Let’s Talk About Tao Lin

Like everyone in literary land, I’ve been following the events of the past week with a lot of interest. The allegations of rape and abuse have been absolutely abhorrent.

Tao Lin’s case—and the reaction to it—has been compelling. As everyone by now knows, Lin has been reviled for sleeping with a much younger paramour and subjecting them to an incredible amount of abuse. Clearly, what he did was reprehensible and he’s essentially admitted as much.

The open question seems to be—what now? Is Lin banished forever? Should he be?

In a widely shared piece, Mallory Ortberg, addressing an essay written by Elizabeth Ellen, seems to think so, until he at least makes amends. A portion of the piece, which discusses a confession by Ellen about her childhood, could easily be directed at Tao Lin:

How have you atoned? How have you made amends when possible and granted your victims freedom from being reminded of how you trespassed against them? How have you supported other victims of other sexual crimes, either through your time, money, or public support?

So, is this is the proposed plan going forward? If so, I don’t understand the endgame. Here’s the thing: Bad—even terrible—behavior is hardly rare if you take a look at the literary canon.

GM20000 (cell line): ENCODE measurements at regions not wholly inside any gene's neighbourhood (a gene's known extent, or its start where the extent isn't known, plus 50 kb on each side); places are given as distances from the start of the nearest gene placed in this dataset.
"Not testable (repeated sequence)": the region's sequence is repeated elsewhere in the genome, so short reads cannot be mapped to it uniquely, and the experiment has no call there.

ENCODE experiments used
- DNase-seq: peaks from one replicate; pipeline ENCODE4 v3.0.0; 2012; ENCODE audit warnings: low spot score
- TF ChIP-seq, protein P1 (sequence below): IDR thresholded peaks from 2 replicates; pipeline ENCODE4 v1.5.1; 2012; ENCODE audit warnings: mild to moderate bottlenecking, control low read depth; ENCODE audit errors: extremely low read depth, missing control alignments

As an easy example, we still read Pound, even though he was a literal mouthpiece for fascist Italy. But OK, maybe Pound is too extreme, an apples-to-orangutans comparison.

Let’s consider Anne Sexton, a much more similar case.

Sexton cheated on her husband constantly. She abused her children physically, possibly even sexually. Living with her, one would imagine, must have been a nightmare, at least on par with what has been alleged about Lin. Maybe even worse.

Nonetheless, Sexton was never sent into the wilderness. Her work remains popular and well-regarded, even (especially?) in feminist circles. Nonetheless, it’s not clear if she ever atoned for the harm she caused, as Mallory Ortberg seems to expect from Tao Lin. (Given that Sexton committed suicide—an added burden upon them—it seems somewhat unlikely that she atoned at all.)